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Tom Gurney BSc (Hons) is an art history expert with over 20 years experience
Published on June 19, 2020 / Updated on December 11, 2023
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Simone Martini was a leading light in the Sienese School and helped to shape the evolution of Italian art.

Martini is widely believed to have trained under either Duccio or Giotto and is classified as part of the International Gothic movement. Whilst delivering a number of highly regarded frescos and even re-locating to France in later life, the artist was also notable for his contribution to tutoring the next generation of painters in Siena.


The Sienese School was highly influential within Italy for a number of centuries, and particularly so in the years leading into the early Renaissance. The artists within this collective were famed for bright tones of color, slim figurative art and a strong focus on religious themes. Simone Martini fitted into that style perfectly and also helped to draw in ideas from elsewhere in Italy from his own experiences.

Training as an Apprentice

The artist initially received training as an apprentice to Giotto or Duccio, with no clear concensus ever having been reached. He was no mere imitator, though, and was able to infuse his learnings with some ideas of his own, helping to produce an output that was entirely unique.

From as early as his early thirties, the artist was already influencing others. He had learnt from manuscript illustration and other art forms which influenced his work and provided something slightly different to Sienese art, even though the main fundamentals were very much in line with this region's trademark approach.

Role in the Sienese School

Whilst imparting his own ideas and artistic flourishes, Simone Martini was entirely in line with the traditions of Sienese art. He remained faithful to the tried and tested focus on religious content, perhaps under guidance from his donors who required frescoes to fill and decorate large buildings around Siena. With few private commissions, there was little need for portraiture within the Siena School, and this is seen in the ouevres of other artists within this group too.

One of his closest allies was Lippo Memmi, also his brother-in-law. They worked together successfully on a number of projects and clearly managed to develop and strong working relationship. Martini's success in France also helped to spread the reputation of the wider school across Europe, later bringing opportunities to other members.

Ambrogio Lorenzetti Artwork Gallery

Christ Discovered in the Temple Simone Martini
Christ Discovered in the Temple
Maesta Simone Martini
Annunciation Diptych Simone Martini
Annunciation Diptych

Major Projects


Simone Martini completed his own version of Maestà in 1315 and it was installed at the Palazzo Pubblico, Siena. This impressive piece features the patterned detail that is typical of art from this city, along with human-like qualities to the Madonna, which allows a greater connection between the painting and the viewer. The facial features are relatively emotionless, but the qualities of this piece were enough to inspire other versions of Maestà within Siena in the years that followed.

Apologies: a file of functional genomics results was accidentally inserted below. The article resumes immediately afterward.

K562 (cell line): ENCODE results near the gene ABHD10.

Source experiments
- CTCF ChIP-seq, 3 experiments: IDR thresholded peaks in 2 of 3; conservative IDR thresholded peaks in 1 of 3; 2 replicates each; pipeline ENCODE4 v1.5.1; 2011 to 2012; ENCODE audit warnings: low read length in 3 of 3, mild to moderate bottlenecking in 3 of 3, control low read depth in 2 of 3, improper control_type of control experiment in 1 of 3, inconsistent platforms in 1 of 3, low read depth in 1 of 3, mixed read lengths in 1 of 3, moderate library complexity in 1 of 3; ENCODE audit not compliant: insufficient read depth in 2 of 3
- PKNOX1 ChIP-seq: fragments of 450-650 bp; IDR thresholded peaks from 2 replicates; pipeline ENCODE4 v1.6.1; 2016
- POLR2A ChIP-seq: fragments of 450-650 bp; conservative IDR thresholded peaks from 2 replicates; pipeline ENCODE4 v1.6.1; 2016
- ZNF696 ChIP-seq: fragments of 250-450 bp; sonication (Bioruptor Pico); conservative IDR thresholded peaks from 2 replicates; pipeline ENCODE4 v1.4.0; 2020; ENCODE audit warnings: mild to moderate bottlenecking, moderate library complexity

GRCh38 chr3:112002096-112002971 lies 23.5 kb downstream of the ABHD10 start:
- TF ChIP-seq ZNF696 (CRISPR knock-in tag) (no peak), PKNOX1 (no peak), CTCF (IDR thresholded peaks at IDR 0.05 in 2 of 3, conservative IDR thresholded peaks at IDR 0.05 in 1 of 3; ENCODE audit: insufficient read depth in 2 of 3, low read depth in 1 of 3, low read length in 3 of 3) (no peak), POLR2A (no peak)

Maesta Simone Martini Maestà

Frescoes in the Lower Church of San Francesco, Assisi

The Upper and Lower Churches of the Basilica of Saint Francis of Assisi feature stunning works by a number of 13th and 14th century masters including Simone Martini, Cimabue and Giotto. The San Martino Chapel features ten artworks by Martini, which provide stories from the saint's life. Further works by the artist can be found elsewhere in the church.

The Annunciation

Simone Martini completed a number of different interpretations of Annunciation, including two in 1333 alone. His Annunciation with St. Margaret and St. Ansanus is particularly impressive and can be found today at the Uffizi Gallery in Florence, though it was a collaborative piece working alongside Lippo Memmi and potentially a number of assistants. Much expense was allowed for this piece, such was the prestige behind the commission, which was originally intended for the altar of St. Ansanus in the Cathedral of Siena.

Time in France at the Avignon Papacy

Simone Martini found commissions in Avignon during a period known as the Avignon Papacy. Pope Clement VI was based in Avignon and provided the artist with a number of commissioned pieces. Not only were these well paying projects, but the opportunity to work for such prestigious figures also helped to build his own reputation and find additional work elsewhere in Avignon.

Artists influenced by Simone Martini

The Siena School would continue to flourish deep into the 16th century and a number of notable names would learn from Martini and incorporate elements of his work into theirs. Lippo Memmi, his brother-in-law, is the most obvious example because of their family connection and also because of the commissions that they completed together. The likes of Taddeo di Bartolo, Gentile da Fabriano and Andrea di Bartolo would all display an influence in their own work, and for many Martini was seen as the leading Sienese artist since Duccio.


Martini's altarpieces, frescoes, and religious themes with intricate details and bright colors helped to continue the success of the Siena School, with his work in France helping to broaden its international reputation. He was able to work within the changing times, with Gothic and early Renaissance art taking shape. Whilst this artist is not one of the biggest names of the 14th century, his role was still highly significant and he was also very highly regarded within his own lifetime, as underlined by the number of fellow painters who displayed influence from him in their own work.